Housing cooperatives and developers are encouraging plot owners to try farming so as to earn money for building homes
Wahinya Henry and Milliam Murigi @PeopleDailyKe
Florence Chibi, a resident of Ruai in Nairobi, bought an eighth of an acre plot from a friend who wanted to re-locate to Nyahururu. She did not have cash to develop it. Back in Nyahururu, she heard from her neighbours about the greenhouse-farming concept through Kilimo Biashara projects. “I had saved some cash.
I got a loan from a financial institution and put up a greenhouse,” says Chibi. From sales of assorted vegetables and more of her savings, she was able to build a four bedroomed house after three years.
“A team of experts from an agrochemical firm managed farming activities for us at a fee,” says Chibi. And she’s not the only one. Several property development companies, housing cooperatives and land-buying companies have been enticing their members to invest in greenhouse farming.
This utilises their idle plots of land as well as earns money to help fund construction of their dream houses later. Around Nairobi, food-producing arable land in the peri-urban areas has been turned into concrete jungles. “The typical food baskets around Kiambu county, for instance, have shrunk.
Land there continues to be subdivided into plots. Real estate development is the in thing,” says Catherine Njeri Mwangi, Head of Commercial, Property Reliance Company (PRC).
Njeri said demand for food in urban areas is high because of the rising population. Potential homeowners are taking advantage of this rising demand for food in towns to make an extra coin by engaging in farming in their otherwise idle plots.
A mix of youth, middle-level managers and executives are combining the wish to have a dream house on one hand and the ready market for food on the other hand by putting up greenhouses.
According to a study by PRC two years ago in Nairobi, only 19 per cent of residents engage in agriculture. About 57 per cent said they lacked time to manage farms as the main reason for not engaging in agriculture.
A significant proportion also sighted inadequate land, high management costs, lack of agricultural knowhow and marketing constraints as significant bottlenecks. Property developers are encouraging plot owners to earn income by investing in greenhouses instead of leaving the land idle as the owners engage in efforts to access mortgages and loans for construction of houses.
A team appointed by property developers gets down to work and manages the green- houses for the client at an extra cost. “Clients have embraced the concept for the purposes of making an extra coin. The rising population in urban areas needs more food.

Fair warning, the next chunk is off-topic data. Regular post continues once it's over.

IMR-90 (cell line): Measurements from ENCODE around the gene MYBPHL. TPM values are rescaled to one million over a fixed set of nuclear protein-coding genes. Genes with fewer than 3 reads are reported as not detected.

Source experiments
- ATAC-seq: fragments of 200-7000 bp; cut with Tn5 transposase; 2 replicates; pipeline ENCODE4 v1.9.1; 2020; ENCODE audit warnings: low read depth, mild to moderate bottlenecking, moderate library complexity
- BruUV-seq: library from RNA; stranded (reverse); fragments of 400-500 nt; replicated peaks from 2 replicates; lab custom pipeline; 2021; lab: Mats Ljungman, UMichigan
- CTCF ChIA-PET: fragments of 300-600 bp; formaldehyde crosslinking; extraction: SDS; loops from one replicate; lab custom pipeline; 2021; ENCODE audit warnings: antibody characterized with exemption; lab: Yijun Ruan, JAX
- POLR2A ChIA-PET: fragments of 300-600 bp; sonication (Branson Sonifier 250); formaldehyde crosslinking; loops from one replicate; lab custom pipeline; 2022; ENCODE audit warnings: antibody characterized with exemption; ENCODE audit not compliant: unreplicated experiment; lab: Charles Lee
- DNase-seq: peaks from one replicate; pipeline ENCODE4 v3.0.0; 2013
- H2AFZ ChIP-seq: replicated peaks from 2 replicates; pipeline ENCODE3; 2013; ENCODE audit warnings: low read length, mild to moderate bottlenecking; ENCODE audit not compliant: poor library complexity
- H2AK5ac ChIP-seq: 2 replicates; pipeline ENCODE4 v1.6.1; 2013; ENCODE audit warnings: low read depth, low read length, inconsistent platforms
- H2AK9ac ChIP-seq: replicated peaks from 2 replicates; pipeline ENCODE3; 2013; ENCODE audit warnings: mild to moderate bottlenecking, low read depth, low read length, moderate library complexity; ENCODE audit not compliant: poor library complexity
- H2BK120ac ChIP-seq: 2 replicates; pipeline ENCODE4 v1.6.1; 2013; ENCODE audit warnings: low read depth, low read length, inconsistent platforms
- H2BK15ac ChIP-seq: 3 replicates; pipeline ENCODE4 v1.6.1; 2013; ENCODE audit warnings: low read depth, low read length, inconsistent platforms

Property owners have seen a business opportunity,” says Njeri of PRC. The firm recently launched a Kilimo Biashara initiative at Isinya, Kajiado county. An eighth of an acre costs Sh900,000. Plot owners were sensitised on the benefits of the greenhouses.
“Our Kilimo Biashara started with a pilot project in Aberdare View in Nyeri county and now Mbuni Estate in Kajiado,” says PRC Group chief executive officer, Abraham Muriithi.
According to Njeri, PRC has a technical team charged with the day-to-day management of the greenhouses supported by partners responsible for putting up the greenhouses.
The greenshouse infrastructure costs Sh300,000. A management fee of at least Sh60,000 is charged against an income of Sh150,000 to Sh200,000. “Earnings are pegged on the size of a greenhouse and the produce,” she says.
Other land-buying companies and housing cooperatives involved in managing greenhouses for the members include Stima Investments, who have a project dubbed Malindi Breeze Ocean Kilimo located 5km from Malindi town on the proposed Malindi-Galana-Tsavo West Road.
Diamond Property Merchants has an agribusiness package dubbed Bethany City in Kajiado. Uriithi Housing Cooperative Society has ongoing projects in Kilifi, Murang’a and Nyeri counties. Optiven Limited runs Kilimo Tujijenge project.
According to George Wachiuri, Optiven’s CEO and founder the reason behind this initiative is because large chunks of land remain underutilised as owners await financing to build. “They can now earn money through agribusiness, feed the world, and construct their own homes later,” he says.
Optiven has gone further by opening a Sh20 million factory in Kajiado county where they will be producing low-cost construction materials. Wachiuri says Kenya is already at the threshold of adopting alternative building technology such as bricks, hollow blocks and expanded polystyrene technology.
“This is why we have ventured into this business. We will be producing hollow blocks, road cabs, cabro and concrete poles for low-cost buildings,” he said.